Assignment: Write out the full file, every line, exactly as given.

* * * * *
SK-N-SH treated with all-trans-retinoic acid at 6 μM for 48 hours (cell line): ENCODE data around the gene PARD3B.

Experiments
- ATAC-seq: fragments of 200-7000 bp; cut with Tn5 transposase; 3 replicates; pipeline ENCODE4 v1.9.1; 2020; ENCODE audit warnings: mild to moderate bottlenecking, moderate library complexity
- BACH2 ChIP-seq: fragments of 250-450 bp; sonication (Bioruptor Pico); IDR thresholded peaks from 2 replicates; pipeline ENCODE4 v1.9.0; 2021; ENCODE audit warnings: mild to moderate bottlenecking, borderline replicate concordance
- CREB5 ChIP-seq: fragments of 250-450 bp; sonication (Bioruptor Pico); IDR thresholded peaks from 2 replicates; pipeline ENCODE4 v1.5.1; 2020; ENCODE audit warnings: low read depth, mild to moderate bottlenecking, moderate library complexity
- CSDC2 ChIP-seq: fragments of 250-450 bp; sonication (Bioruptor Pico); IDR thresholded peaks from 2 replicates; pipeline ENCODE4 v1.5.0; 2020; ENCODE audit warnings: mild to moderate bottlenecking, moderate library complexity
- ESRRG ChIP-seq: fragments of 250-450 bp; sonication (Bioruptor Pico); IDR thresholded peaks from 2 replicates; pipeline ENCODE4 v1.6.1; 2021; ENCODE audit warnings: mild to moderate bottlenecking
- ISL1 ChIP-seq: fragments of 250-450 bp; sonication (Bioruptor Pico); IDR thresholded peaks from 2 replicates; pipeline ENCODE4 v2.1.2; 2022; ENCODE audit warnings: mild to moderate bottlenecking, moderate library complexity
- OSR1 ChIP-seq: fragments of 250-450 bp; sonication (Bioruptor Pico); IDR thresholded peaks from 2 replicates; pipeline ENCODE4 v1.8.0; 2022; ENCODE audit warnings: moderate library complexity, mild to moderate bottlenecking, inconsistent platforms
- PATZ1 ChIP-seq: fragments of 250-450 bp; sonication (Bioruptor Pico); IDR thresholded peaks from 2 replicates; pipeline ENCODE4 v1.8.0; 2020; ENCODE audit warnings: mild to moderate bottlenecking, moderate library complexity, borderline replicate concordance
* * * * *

SK-N-SH treated with all-trans-retinoic acid at 6 μM for 48 hours (cell line): ENCODE data around the gene PARD3B.

Experiments
- ATAC-seq: fragments of 200-7000 bp; cut with Tn5 transposase; 3 replicates; pipeline ENCODE4 v1.9.1; 2020; ENCODE audit warnings: mild to moderate bottlenecking, moderate library complexity
- BACH2 ChIP-seq: fragments of 250-450 bp; sonication (Bioruptor Pico); IDR thresholded peaks from 2 replicates; pipeline ENCODE4 v1.9.0; 2021; ENCODE audit warnings: mild to moderate bottlenecking, borderline replicate concordance
- CREB5 ChIP-seq: fragments of 250-450 bp; sonication (Bioruptor Pico); IDR thresholded peaks from 2 replicates; pipeline ENCODE4 v1.5.1; 2020; ENCODE audit warnings: low read depth, mild to moderate bottlenecking, moderate library complexity
- CSDC2 ChIP-seq: fragments of 250-450 bp; sonication (Bioruptor Pico); IDR thresholded peaks from 2 replicates; pipeline ENCODE4 v1.5.0; 2020; ENCODE audit warnings: mild to moderate bottlenecking, moderate library complexity
- ESRRG ChIP-seq: fragments of 250-450 bp; sonication (Bioruptor Pico); IDR thresholded peaks from 2 replicates; pipeline ENCODE4 v1.6.1; 2021; ENCODE audit warnings: mild to moderate bottlenecking
- ISL1 ChIP-seq: fragments of 250-450 bp; sonication (Bioruptor Pico); IDR thresholded peaks from 2 replicates; pipeline ENCODE4 v2.1.2; 2022; ENCODE audit warnings: mild to moderate bottlenecking, moderate library complexity
- OSR1 ChIP-seq: fragments of 250-450 bp; sonication (Bioruptor Pico); IDR thresholded peaks from 2 replicates; pipeline ENCODE4 v1.8.0; 2022; ENCODE audit warnings: moderate library complexity, mild to moderate bottlenecking, inconsistent platforms
- PATZ1 ChIP-seq: fragments of 250-450 bp; sonication (Bioruptor Pico); IDR thresholded peaks from 2 replicates; pipeline ENCODE4 v1.8.0; 2020; ENCODE audit warnings: mild to moderate bottlenecking, moderate library complexity, borderline replicate concordance